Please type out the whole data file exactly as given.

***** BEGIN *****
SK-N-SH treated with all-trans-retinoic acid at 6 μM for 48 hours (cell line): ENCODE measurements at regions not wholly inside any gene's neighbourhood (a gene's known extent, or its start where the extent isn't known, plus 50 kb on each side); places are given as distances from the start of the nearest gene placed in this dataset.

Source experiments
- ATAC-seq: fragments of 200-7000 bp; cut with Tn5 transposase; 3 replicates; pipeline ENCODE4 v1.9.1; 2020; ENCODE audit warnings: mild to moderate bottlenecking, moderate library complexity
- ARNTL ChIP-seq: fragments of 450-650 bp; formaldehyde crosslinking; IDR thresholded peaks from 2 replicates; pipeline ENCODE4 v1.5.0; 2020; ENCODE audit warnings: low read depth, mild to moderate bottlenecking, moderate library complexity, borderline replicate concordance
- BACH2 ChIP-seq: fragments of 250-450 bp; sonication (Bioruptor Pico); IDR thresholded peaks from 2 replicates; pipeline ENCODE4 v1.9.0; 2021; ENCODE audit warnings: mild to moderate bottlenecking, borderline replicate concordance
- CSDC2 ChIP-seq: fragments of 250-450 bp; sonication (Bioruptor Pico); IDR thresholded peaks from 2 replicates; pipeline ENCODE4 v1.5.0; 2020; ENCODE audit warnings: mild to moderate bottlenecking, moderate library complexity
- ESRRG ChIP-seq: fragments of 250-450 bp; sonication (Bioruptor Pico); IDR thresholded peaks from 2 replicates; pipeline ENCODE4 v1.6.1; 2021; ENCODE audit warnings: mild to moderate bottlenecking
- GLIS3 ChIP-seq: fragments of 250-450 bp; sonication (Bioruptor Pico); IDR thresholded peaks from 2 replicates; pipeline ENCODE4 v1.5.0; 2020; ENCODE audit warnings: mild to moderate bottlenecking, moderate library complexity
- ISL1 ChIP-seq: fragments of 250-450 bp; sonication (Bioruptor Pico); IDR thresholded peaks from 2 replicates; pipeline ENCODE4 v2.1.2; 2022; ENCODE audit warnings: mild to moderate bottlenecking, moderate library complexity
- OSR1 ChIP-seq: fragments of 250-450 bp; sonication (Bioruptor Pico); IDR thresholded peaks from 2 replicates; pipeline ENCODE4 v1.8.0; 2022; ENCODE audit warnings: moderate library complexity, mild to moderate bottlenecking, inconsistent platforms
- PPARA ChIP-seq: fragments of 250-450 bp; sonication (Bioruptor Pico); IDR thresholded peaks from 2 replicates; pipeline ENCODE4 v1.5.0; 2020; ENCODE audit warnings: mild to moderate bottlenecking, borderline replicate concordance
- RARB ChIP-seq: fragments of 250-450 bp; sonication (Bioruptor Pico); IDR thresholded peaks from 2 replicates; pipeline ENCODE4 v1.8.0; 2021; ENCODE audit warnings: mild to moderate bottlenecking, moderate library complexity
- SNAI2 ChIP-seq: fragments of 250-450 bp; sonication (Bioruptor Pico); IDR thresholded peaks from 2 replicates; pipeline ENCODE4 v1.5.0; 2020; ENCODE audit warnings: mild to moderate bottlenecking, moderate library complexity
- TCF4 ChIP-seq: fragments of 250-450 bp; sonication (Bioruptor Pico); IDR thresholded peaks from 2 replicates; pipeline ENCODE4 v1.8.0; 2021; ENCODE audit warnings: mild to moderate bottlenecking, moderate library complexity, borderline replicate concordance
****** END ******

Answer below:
SK-N-SH treated with all-trans-retinoic acid at 6 μM for 48 hours (cell line): ENCODE measurements at regions not wholly inside any gene's neighbourhood (a gene's known extent, or its start where the extent isn't known, plus 50 kb on each side); places are given as distances from the start of the nearest gene placed in this dataset.

Source experiments
- ATAC-seq: fragments of 200-7000 bp; cut with Tn5 transposase; 3 replicates; pipeline ENCODE4 v1.9.1; 2020; ENCODE audit warnings: mild to moderate bottlenecking, moderate library complexity
- ARNTL ChIP-seq: fragments of 450-650 bp; formaldehyde crosslinking; IDR thresholded peaks from 2 replicates; pipeline ENCODE4 v1.5.0; 2020; ENCODE audit warnings: low read depth, mild to moderate bottlenecking, moderate library complexity, borderline replicate concordance
- BACH2 ChIP-seq: fragments of 250-450 bp; sonication (Bioruptor Pico); IDR thresholded peaks from 2 replicates; pipeline ENCODE4 v1.9.0; 2021; ENCODE audit warnings: mild to moderate bottlenecking, borderline replicate concordance
- CSDC2 ChIP-seq: fragments of 250-450 bp; sonication (Bioruptor Pico); IDR thresholded peaks from 2 replicates; pipeline ENCODE4 v1.5.0; 2020; ENCODE audit warnings: mild to moderate bottlenecking, moderate library complexity
- ESRRG ChIP-seq: fragments of 250-450 bp; sonication (Bioruptor Pico); IDR thresholded peaks from 2 replicates; pipeline ENCODE4 v1.6.1; 2021; ENCODE audit warnings: mild to moderate bottlenecking
- GLIS3 ChIP-seq: fragments of 250-450 bp; sonication (Bioruptor Pico); IDR thresholded peaks from 2 replicates; pipeline ENCODE4 v1.5.0; 2020; ENCODE audit warnings: mild to moderate bottlenecking, moderate library complexity
- ISL1 ChIP-seq: fragments of 250-450 bp; sonication (Bioruptor Pico); IDR thresholded peaks from 2 replicates; pipeline ENCODE4 v2.1.2; 2022; ENCODE audit warnings: mild to moderate bottlenecking, moderate library complexity
- OSR1 ChIP-seq: fragments of 250-450 bp; sonication (Bioruptor Pico); IDR thresholded peaks from 2 replicates; pipeline ENCODE4 v1.8.0; 2022; ENCODE audit warnings: moderate library complexity, mild to moderate bottlenecking, inconsistent platforms
- PPARA ChIP-seq: fragments of 250-450 bp; sonication (Bioruptor Pico); IDR thresholded peaks from 2 replicates; pipeline ENCODE4 v1.5.0; 2020; ENCODE audit warnings: mild to moderate bottlenecking, borderline replicate concordance
- RARB ChIP-seq: fragments of 250-450 bp; sonication (Bioruptor Pico); IDR thresholded peaks from 2 replicates; pipeline ENCODE4 v1.8.0; 2021; ENCODE audit warnings: mild to moderate bottlenecking, moderate library complexity
- SNAI2 ChIP-seq: fragments of 250-450 bp; sonication (Bioruptor Pico); IDR thresholded peaks from 2 replicates; pipeline ENCODE4 v1.5.0; 2020; ENCODE audit warnings: mild to moderate bottlenecking, moderate library complexity
- TCF4 ChIP-seq: fragments of 250-450 bp; sonication (Bioruptor Pico); IDR thresholded peaks from 2 replicates; pipeline ENCODE4 v1.8.0; 2021; ENCODE audit warnings: mild to moderate bottlenecking, moderate library complexity, borderline replicate concordance